The core US Consumer Price Index (excluding food and energy) rose just 0.1% in April, vs an expected rise of 0.2%, largely due to unexpected declines in used car prices, airline fares and hotel costs. All of these reflect consumer reluctance to spend at higher prices.

The fall in airline fares is noteworthy given the recent increases in the oil price, one of the airline’s biggest costs. Used car prices fell by 1.6%, the largest monthly decline in almost ten years, wiping out the entire price gain in the category since last September. Hotel prices are set by internet booking and reflect short-term changes in consumer demand (unlike rents, which change in the BLS measure only as new contracts are signed).

Not much need be made of one month’s consumer price data, to be sure, but the tame result is consistent with the slow rate of growth of average hourly earnings, which came in last month below consensus expectations at just 2.6% year-on-year, barely above the rate of inflation. Real wages have been stagnant, and consumers made up the difference by borrowing. During the last several months, though, the rate of consumer borrowing, especially for the revolving credit (credit cards and merchant credit) used to buy consumption goods other than homes, has declined sharply, to the surprise of most US forecasters.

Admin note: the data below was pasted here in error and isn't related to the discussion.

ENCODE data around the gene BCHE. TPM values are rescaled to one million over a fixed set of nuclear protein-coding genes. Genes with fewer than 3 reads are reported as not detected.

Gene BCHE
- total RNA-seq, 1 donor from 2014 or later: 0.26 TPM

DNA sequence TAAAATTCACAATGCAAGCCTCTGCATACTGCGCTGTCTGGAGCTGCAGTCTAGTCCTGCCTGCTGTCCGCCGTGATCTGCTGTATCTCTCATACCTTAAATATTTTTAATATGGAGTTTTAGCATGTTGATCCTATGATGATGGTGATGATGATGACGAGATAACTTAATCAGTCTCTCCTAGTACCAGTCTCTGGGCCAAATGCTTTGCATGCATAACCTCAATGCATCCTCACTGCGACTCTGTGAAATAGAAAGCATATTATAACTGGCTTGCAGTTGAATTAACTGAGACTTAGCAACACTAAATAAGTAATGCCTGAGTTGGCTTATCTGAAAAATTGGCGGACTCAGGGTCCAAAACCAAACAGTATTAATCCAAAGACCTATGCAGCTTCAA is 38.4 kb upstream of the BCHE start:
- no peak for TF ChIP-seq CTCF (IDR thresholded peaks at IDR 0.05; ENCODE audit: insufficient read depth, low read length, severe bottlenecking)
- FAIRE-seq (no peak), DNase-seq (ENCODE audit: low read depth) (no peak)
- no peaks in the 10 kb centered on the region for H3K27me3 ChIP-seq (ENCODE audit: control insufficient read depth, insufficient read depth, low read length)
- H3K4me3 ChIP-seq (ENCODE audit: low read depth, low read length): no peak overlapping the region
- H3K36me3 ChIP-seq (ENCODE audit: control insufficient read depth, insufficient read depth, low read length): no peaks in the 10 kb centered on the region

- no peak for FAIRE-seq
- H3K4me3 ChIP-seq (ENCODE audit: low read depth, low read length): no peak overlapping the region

That suggests a sluggish consumer in the second quarter, somewhat lower than expected GDP growth, and softness in some consumer prices. The Federal Reserve is likely to maintain a very gradual course of monetary tightening, and US term yields are likely to range-trade for the time being.